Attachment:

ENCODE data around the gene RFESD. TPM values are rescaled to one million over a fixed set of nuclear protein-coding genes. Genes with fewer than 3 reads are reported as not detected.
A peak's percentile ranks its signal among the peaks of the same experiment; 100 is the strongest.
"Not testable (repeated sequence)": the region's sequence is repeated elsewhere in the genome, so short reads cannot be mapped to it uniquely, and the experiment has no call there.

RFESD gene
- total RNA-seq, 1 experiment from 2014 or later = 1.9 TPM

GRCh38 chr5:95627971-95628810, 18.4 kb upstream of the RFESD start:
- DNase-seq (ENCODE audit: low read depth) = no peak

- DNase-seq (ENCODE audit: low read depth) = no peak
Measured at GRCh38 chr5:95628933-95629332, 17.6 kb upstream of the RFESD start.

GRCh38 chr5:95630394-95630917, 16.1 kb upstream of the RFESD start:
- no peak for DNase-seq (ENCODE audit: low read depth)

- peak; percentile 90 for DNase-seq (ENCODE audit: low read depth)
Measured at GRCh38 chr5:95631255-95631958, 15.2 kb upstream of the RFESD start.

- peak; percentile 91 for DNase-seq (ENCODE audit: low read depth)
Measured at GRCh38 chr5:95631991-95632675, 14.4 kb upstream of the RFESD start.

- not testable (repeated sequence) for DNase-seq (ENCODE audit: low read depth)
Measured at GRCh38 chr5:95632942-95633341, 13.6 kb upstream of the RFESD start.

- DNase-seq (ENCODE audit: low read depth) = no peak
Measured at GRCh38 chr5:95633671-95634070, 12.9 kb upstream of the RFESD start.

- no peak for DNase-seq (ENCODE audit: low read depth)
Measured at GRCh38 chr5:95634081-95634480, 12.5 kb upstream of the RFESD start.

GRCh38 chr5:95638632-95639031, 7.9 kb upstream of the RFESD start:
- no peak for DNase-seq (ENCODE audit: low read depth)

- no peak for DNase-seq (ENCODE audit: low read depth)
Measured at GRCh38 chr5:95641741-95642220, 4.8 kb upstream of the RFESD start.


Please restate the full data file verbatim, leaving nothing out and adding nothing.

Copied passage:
ENCODE data around the gene RFESD. TPM values are rescaled to one million over a fixed set of nuclear protein-coding genes. Genes with fewer than 3 reads are reported as not detected.
A peak's percentile ranks its signal among the peaks of the same experiment; 100 is the strongest.
"Not testable (repeated sequence)": the region's sequence is repeated elsewhere in the genome, so short reads cannot be mapped to it uniquely, and the experiment has no call there.

RFESD gene
- total RNA-seq, 1 experiment from 2014 or later = 1.9 TPM

GRCh38 chr5:95627971-95628810, 18.4 kb upstream of the RFESD start:
- DNase-seq (ENCODE audit: low read depth) = no peak

- DNase-seq (ENCODE audit: low read depth) = no peak
Measured at GRCh38 chr5:95628933-95629332, 17.6 kb upstream of the RFESD start.

GRCh38 chr5:95630394-95630917, 16.1 kb upstream of the RFESD start:
- no peak for DNase-seq (ENCODE audit: low read depth)

- peak; percentile 90 for DNase-seq (ENCODE audit: low read depth)
Measured at GRCh38 chr5:95631255-95631958, 15.2 kb upstream of the RFESD start.

- peak; percentile 91 for DNase-seq (ENCODE audit: low read depth)
Measured at GRCh38 chr5:95631991-95632675, 14.4 kb upstream of the RFESD start.

- not testable (repeated sequence) for DNase-seq (ENCODE audit: low read depth)
Measured at GRCh38 chr5:95632942-95633341, 13.6 kb upstream of the RFESD start.

- DNase-seq (ENCODE audit: low read depth) = no peak
Measured at GRCh38 chr5:95633671-95634070, 12.9 kb upstream of the RFESD start.

- no peak for DNase-seq (ENCODE audit: low read depth)
Measured at GRCh38 chr5:95634081-95634480, 12.5 kb upstream of the RFESD start.

GRCh38 chr5:95638632-95639031, 7.9 kb upstream of the RFESD start:
- no peak for DNase-seq (ENCODE audit: low read depth)

- no peak for DNase-seq (ENCODE audit: low read depth)
Measured at GRCh38 chr5:95641741-95642220, 4.8 kb upstream of the RFESD start.